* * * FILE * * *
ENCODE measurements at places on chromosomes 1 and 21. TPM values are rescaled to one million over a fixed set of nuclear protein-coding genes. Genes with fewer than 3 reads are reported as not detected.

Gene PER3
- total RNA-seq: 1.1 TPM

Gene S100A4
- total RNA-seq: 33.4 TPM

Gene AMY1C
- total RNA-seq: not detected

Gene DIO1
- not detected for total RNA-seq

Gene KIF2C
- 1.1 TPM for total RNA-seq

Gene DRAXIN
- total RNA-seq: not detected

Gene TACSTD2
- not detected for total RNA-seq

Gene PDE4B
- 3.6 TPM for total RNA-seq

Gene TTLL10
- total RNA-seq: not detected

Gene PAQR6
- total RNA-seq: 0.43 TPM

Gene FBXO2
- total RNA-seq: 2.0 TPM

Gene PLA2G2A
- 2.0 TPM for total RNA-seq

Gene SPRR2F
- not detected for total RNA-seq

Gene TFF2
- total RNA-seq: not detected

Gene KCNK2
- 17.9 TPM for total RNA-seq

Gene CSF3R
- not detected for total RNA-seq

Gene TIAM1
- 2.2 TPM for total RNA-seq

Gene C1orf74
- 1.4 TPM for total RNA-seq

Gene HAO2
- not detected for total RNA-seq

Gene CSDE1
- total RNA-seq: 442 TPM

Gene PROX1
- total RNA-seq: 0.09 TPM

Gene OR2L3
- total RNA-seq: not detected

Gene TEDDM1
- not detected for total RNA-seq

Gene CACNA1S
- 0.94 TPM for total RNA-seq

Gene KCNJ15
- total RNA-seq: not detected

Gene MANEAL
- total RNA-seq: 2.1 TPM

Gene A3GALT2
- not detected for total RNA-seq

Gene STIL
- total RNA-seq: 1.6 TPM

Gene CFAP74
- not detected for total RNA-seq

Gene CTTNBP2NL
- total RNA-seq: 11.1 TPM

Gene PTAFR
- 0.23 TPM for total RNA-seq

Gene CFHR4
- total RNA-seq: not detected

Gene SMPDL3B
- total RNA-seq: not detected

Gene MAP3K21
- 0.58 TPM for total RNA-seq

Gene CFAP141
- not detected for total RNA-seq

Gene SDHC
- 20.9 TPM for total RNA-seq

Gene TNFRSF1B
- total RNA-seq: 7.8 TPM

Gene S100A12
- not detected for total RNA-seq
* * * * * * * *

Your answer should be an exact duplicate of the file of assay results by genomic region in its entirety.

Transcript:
ENCODE measurements at places on chromosomes 1 and 21. TPM values are rescaled to one million over a fixed set of nuclear protein-coding genes. Genes with fewer than 3 reads are reported as not detected.

Gene PER3
- total RNA-seq: 1.1 TPM

Gene S100A4
- total RNA-seq: 33.4 TPM

Gene AMY1C
- total RNA-seq: not detected

Gene DIO1
- not detected for total RNA-seq

Gene KIF2C
- 1.1 TPM for total RNA-seq

Gene DRAXIN
- total RNA-seq: not detected

Gene TACSTD2
- not detected for total RNA-seq

Gene PDE4B
- 3.6 TPM for total RNA-seq

Gene TTLL10
- total RNA-seq: not detected

Gene PAQR6
- total RNA-seq: 0.43 TPM

Gene FBXO2
- total RNA-seq: 2.0 TPM

Gene PLA2G2A
- 2.0 TPM for total RNA-seq

Gene SPRR2F
- not detected for total RNA-seq

Gene TFF2
- total RNA-seq: not detected

Gene KCNK2
- 17.9 TPM for total RNA-seq

Gene CSF3R
- not detected for total RNA-seq

Gene TIAM1
- 2.2 TPM for total RNA-seq

Gene C1orf74
- 1.4 TPM for total RNA-seq

Gene HAO2
- not detected for total RNA-seq

Gene CSDE1
- total RNA-seq: 442 TPM

Gene PROX1
- total RNA-seq: 0.09 TPM

Gene OR2L3
- total RNA-seq: not detected

Gene TEDDM1
- not detected for total RNA-seq

Gene CACNA1S
- 0.94 TPM for total RNA-seq

Gene KCNJ15
- total RNA-seq: not detected

Gene MANEAL
- total RNA-seq: 2.1 TPM

Gene A3GALT2
- not detected for total RNA-seq

Gene STIL
- total RNA-seq: 1.6 TPM

Gene CFAP74
- not detected for total RNA-seq

Gene CTTNBP2NL
- total RNA-seq: 11.1 TPM

Gene PTAFR
- 0.23 TPM for total RNA-seq

Gene CFHR4
- total RNA-seq: not detected

Gene SMPDL3B
- total RNA-seq: not detected

Gene MAP3K21
- 0.58 TPM for total RNA-seq

Gene CFAP141
- not detected for total RNA-seq

Gene SDHC
- 20.9 TPM for total RNA-seq

Gene TNFRSF1B
- total RNA-seq: 7.8 TPM

Gene S100A12
- not detected for total RNA-seq